off-label


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off-la·bel

(ôf′lā′bəl, ŏf′-)
adj.
Of or relating to a drug prescribed to treat a condition for which it has not been approved by the Food and Drug Administration.

off′-la′bel

,
adj.
pertaining to or designating a drug prescribed for a particular indication even though the drug has not yet received approval from the Food and Drug Administration for that disease, condition, or symptom.
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References in periodicals archive ?
Caronia, the Second Circuit Court of Appeals overturned the criminal conviction of a pharmaceutical sales representative who was punished for promoting off-label use of the drug Xyrem.
The first, overturning a decades-old prohibition of the off-label detailing of drugs, surprisingly was decided against the government.
([1]) The prescribing of drugs for nonFood Drug Administration (FDA) approved uses is called as "off-label prescribing." [2] Off-label use also includes the use of pharmaceutical drugs in unapproved age group, dosage, or form of administration.
Because Part D lacks adequate oversight for off-label drug usage, pharmaceutical companies obtain windfall profits for drugs that have not been proven effective for off-label conditions.
If approved, ONS-5010 has potential to mitigate risks associated with off-label use of Avastin or other drugs.
Many clinicians are prescribing the gabapentinoid drugs pregabalin (Lyrica) and gabapentin (Neurontin) for off-label treatment of pain, despite a lack of supporting data or approval from the Food and Drug Administration, according to investigators.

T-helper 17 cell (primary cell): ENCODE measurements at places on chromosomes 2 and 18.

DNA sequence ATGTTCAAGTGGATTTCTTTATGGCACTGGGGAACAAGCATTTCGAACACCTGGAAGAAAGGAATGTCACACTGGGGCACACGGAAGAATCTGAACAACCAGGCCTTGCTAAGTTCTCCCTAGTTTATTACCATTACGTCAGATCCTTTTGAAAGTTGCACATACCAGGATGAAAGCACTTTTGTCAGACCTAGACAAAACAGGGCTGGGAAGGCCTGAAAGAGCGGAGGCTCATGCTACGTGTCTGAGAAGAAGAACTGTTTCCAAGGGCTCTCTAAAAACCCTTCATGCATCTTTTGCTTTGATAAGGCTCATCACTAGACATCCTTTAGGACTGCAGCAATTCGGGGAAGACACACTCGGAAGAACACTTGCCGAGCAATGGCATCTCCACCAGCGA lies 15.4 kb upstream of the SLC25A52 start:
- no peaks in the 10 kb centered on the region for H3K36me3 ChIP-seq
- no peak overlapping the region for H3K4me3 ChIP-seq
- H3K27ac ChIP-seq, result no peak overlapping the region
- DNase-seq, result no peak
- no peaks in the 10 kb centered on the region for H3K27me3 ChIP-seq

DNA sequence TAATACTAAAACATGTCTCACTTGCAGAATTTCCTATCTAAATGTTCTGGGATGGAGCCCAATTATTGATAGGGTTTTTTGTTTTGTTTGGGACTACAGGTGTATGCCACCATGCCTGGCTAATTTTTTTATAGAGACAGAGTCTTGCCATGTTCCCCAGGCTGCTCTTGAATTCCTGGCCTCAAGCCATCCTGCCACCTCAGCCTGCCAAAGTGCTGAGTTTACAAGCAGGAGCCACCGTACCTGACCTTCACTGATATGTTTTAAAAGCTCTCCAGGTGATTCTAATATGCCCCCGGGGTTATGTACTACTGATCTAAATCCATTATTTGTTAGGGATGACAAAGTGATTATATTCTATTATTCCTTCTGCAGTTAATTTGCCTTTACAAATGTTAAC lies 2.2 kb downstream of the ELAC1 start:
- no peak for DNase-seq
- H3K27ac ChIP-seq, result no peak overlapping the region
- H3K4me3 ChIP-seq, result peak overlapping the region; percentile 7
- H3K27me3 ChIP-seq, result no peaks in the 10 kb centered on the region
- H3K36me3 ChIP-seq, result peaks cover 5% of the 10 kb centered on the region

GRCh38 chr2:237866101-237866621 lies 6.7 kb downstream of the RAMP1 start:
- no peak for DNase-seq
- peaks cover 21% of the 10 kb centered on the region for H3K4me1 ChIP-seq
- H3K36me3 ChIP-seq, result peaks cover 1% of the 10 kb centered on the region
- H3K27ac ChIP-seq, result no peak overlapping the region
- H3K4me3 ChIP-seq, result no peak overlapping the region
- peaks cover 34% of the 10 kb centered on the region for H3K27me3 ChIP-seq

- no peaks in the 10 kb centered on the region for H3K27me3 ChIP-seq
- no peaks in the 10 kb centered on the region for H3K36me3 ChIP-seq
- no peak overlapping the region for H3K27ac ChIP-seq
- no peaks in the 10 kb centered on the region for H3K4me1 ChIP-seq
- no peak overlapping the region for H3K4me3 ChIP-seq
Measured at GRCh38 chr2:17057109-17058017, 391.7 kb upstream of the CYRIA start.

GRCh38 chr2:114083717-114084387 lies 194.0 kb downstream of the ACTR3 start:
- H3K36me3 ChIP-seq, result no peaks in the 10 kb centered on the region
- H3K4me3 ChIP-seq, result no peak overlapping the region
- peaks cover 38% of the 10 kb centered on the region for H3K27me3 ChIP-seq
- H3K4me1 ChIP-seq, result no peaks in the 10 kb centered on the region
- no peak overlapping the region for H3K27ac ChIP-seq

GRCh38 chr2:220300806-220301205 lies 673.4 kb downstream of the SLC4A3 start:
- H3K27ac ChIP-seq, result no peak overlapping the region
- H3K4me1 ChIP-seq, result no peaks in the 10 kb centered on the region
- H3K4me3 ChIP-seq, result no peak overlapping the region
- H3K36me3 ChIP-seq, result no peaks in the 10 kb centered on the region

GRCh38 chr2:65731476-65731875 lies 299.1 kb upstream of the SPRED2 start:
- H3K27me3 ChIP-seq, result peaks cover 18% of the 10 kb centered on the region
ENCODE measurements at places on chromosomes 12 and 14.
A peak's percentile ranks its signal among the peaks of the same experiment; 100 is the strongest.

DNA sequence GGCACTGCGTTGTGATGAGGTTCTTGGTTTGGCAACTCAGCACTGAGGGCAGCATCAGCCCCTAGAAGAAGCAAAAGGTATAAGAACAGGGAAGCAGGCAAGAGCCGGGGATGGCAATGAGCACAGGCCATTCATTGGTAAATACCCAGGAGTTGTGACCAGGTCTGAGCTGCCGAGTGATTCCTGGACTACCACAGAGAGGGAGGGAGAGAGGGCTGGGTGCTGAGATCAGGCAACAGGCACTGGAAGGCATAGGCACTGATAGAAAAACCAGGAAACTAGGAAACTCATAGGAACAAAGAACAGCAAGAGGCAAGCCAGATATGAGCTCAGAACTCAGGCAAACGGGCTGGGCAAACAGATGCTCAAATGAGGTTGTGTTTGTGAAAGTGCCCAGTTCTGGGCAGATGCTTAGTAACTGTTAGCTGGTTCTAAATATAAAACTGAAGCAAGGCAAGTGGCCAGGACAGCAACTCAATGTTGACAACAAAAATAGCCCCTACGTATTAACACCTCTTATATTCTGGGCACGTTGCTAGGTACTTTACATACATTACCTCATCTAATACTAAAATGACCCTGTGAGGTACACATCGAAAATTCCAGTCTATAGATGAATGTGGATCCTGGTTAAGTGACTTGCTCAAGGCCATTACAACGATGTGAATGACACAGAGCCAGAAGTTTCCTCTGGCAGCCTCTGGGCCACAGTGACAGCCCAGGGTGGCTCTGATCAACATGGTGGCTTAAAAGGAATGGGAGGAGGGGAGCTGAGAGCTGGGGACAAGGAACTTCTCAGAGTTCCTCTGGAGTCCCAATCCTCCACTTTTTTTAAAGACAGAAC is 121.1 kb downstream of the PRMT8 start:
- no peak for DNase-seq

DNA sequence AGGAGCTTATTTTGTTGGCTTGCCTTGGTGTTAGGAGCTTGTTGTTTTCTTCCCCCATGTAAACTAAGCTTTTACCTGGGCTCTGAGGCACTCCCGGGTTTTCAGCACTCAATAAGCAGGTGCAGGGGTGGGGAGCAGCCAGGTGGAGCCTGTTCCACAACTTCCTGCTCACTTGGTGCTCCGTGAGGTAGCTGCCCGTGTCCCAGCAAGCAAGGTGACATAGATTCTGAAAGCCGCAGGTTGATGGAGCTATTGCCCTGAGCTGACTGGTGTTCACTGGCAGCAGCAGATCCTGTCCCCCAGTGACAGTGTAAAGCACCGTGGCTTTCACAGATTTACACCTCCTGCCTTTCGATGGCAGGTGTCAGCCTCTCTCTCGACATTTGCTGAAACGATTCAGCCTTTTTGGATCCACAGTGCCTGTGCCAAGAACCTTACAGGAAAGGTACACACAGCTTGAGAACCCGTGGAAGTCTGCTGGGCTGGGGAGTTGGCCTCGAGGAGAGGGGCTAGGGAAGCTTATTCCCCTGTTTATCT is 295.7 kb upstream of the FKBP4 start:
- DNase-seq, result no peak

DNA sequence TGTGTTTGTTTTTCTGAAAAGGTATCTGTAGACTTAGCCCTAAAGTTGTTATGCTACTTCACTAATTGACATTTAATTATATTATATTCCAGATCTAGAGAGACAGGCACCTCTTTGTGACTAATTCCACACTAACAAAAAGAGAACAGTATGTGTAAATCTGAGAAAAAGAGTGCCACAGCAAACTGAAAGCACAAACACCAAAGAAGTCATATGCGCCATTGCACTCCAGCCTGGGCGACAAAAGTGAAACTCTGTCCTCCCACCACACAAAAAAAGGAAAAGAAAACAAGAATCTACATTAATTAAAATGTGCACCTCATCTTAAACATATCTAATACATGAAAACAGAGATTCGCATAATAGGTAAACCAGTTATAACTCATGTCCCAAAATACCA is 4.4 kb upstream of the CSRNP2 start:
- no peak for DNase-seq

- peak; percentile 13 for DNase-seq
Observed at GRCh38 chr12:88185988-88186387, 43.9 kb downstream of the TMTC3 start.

(8-10) Other articles (11-13) called for a moratorium on the off-label use of glucose meters following sentinel events in at least two New York State hospitals in early 2014, which required greater scrutiny of the use of these devices in hospitals.
Q Is it safe to take a drug "off-label?" My doctor recommended I do so.
men ages 50 and older (average age 71.2) from 2007 to 2016 and compared testosterone prescriptions written for on-label and off-label use.
Klein and her colleagues conducted a study aimed at identifying the off-label medications being prescribed to potentiate sleep in children with ADHD, and the characteristics of the children and their prescribers.
Yet drug- and device-makers have continued to push for more and more freedom to market products "off-label," promoting products to groups and for uses that were never approved--maybe never even tested at all!
(3) Polypharmacy, in combination with off-label drug use, may affect multiple facets of patient care, in medicine and dentistry alike.